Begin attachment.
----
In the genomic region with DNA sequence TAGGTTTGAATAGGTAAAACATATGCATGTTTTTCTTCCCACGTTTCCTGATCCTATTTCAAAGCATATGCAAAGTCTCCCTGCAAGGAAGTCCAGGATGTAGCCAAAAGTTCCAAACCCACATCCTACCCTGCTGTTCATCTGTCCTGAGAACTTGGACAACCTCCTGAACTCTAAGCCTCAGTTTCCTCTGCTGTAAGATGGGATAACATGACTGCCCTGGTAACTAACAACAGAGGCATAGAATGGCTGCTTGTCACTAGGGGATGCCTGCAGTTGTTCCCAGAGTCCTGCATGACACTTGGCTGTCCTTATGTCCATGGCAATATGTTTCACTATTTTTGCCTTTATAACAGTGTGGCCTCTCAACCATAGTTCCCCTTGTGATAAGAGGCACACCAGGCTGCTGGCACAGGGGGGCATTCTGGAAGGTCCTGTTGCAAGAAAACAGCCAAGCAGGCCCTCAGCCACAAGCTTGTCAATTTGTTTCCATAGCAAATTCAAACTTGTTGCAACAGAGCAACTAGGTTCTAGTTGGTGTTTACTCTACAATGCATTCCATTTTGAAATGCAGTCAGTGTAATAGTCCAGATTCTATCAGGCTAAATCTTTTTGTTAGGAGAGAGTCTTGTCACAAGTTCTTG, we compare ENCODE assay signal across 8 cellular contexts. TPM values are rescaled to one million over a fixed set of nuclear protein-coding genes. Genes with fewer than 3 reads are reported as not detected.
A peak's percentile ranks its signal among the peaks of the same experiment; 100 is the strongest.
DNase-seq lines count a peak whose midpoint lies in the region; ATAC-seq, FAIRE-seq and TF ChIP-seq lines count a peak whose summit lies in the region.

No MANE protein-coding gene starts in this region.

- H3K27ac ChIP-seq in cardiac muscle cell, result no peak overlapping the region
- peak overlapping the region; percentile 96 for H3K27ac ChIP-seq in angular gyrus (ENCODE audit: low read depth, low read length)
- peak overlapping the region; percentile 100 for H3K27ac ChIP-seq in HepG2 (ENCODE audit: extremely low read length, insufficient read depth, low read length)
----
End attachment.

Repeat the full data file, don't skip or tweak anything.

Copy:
In the genomic region with DNA sequence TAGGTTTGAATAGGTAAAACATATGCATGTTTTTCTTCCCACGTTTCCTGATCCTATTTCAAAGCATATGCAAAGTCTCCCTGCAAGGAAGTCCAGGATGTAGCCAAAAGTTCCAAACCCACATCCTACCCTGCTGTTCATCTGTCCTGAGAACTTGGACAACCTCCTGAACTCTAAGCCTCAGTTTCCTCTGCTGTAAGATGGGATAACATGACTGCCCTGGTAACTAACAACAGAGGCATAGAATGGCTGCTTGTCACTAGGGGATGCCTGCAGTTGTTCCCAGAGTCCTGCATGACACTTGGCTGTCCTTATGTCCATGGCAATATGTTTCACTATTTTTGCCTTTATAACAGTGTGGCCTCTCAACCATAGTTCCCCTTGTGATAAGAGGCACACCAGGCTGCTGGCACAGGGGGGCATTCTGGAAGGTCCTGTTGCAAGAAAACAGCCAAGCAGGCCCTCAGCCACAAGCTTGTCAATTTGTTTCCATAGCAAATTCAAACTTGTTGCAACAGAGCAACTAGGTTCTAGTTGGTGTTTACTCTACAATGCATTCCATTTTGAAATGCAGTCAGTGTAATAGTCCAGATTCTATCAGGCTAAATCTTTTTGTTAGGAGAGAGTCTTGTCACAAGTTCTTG, we compare ENCODE assay signal across 8 cellular contexts. TPM values are rescaled to one million over a fixed set of nuclear protein-coding genes. Genes with fewer than 3 reads are reported as not detected.
A peak's percentile ranks its signal among the peaks of the same experiment; 100 is the strongest.
DNase-seq lines count a peak whose midpoint lies in the region; ATAC-seq, FAIRE-seq and TF ChIP-seq lines count a peak whose summit lies in the region.

No MANE protein-coding gene starts in this region.

- H3K27ac ChIP-seq in cardiac muscle cell, result no peak overlapping the region
- peak overlapping the region; percentile 96 for H3K27ac ChIP-seq in angular gyrus (ENCODE audit: low read depth, low read length)
- peak overlapping the region; percentile 100 for H3K27ac ChIP-seq in HepG2 (ENCODE audit: extremely low read length, insufficient read depth, low read length)